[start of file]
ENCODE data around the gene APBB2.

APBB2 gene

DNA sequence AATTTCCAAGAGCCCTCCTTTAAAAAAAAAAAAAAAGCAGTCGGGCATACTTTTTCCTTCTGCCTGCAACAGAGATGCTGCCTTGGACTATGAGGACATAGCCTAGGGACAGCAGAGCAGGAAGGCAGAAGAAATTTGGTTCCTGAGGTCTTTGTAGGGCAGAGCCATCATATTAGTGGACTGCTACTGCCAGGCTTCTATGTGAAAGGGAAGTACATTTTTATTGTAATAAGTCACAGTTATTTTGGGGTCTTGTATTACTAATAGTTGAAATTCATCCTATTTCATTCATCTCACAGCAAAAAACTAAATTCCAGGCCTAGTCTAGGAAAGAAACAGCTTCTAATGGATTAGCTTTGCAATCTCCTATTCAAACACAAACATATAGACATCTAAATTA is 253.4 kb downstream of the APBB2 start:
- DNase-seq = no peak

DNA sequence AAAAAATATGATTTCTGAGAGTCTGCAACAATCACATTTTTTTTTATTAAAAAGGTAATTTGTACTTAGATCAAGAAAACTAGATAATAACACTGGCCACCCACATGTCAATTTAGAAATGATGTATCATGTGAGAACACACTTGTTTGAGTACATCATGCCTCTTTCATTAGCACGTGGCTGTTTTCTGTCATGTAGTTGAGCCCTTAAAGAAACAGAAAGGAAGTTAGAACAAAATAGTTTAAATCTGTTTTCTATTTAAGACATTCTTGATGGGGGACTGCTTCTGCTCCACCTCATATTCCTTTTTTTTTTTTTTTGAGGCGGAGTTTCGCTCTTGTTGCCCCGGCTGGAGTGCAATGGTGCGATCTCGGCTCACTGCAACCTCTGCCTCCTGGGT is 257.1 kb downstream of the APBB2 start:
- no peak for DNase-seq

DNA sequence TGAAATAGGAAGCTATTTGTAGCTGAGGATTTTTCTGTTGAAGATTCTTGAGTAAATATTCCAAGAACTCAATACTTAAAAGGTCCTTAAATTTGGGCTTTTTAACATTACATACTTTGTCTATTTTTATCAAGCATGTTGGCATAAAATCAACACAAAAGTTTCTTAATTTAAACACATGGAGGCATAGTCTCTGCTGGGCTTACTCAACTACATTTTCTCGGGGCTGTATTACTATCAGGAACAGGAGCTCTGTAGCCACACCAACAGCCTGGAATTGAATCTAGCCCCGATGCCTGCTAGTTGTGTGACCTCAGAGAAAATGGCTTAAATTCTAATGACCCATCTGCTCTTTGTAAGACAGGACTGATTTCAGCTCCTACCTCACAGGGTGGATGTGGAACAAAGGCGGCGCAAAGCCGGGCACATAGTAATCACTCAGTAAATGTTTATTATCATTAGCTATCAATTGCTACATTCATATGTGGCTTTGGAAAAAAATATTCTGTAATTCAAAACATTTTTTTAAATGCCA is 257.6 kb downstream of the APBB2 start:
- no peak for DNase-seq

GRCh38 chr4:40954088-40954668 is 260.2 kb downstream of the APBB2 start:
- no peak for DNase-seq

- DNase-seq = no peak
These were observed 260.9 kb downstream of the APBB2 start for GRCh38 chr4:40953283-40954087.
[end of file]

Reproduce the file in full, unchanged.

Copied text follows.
ENCODE data around the gene APBB2.

APBB2 gene

DNA sequence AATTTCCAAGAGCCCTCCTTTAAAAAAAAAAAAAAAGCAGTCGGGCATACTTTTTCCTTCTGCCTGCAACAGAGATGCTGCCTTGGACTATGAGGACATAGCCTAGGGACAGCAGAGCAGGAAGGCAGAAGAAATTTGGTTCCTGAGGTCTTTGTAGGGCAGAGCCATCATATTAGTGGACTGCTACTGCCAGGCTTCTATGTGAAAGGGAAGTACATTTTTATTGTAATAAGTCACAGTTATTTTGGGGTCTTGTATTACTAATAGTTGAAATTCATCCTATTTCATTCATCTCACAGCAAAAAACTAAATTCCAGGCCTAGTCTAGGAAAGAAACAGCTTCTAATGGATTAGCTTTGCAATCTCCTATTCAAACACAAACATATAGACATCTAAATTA is 253.4 kb downstream of the APBB2 start:
- DNase-seq = no peak

DNA sequence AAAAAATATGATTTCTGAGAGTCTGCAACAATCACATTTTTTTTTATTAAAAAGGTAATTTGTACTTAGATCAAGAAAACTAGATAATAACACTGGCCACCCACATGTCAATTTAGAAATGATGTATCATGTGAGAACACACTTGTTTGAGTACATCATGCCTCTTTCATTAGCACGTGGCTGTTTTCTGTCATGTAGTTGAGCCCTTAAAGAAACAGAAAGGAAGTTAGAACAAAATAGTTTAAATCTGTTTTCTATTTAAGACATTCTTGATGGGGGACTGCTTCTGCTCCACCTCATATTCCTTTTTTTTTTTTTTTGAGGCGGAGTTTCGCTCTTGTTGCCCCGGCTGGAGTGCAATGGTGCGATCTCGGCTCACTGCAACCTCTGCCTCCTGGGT is 257.1 kb downstream of the APBB2 start:
- no peak for DNase-seq

DNA sequence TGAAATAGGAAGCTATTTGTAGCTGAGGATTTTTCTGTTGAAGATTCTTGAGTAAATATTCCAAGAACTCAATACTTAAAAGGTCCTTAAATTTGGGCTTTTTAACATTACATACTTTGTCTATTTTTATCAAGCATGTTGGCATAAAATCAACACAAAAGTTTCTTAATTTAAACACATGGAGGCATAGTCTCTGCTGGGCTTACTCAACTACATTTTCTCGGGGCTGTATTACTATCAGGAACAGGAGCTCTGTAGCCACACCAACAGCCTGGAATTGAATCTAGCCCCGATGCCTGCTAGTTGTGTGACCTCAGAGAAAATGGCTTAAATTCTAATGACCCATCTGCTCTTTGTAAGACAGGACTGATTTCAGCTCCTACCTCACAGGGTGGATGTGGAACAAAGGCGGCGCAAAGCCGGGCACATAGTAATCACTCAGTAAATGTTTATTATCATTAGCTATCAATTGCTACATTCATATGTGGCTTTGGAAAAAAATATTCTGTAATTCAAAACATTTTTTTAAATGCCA is 257.6 kb downstream of the APBB2 start:
- no peak for DNase-seq

GRCh38 chr4:40954088-40954668 is 260.2 kb downstream of the APBB2 start:
- no peak for DNase-seq

- DNase-seq = no peak
These were observed 260.9 kb downstream of the APBB2 start for GRCh38 chr4:40953283-40954087.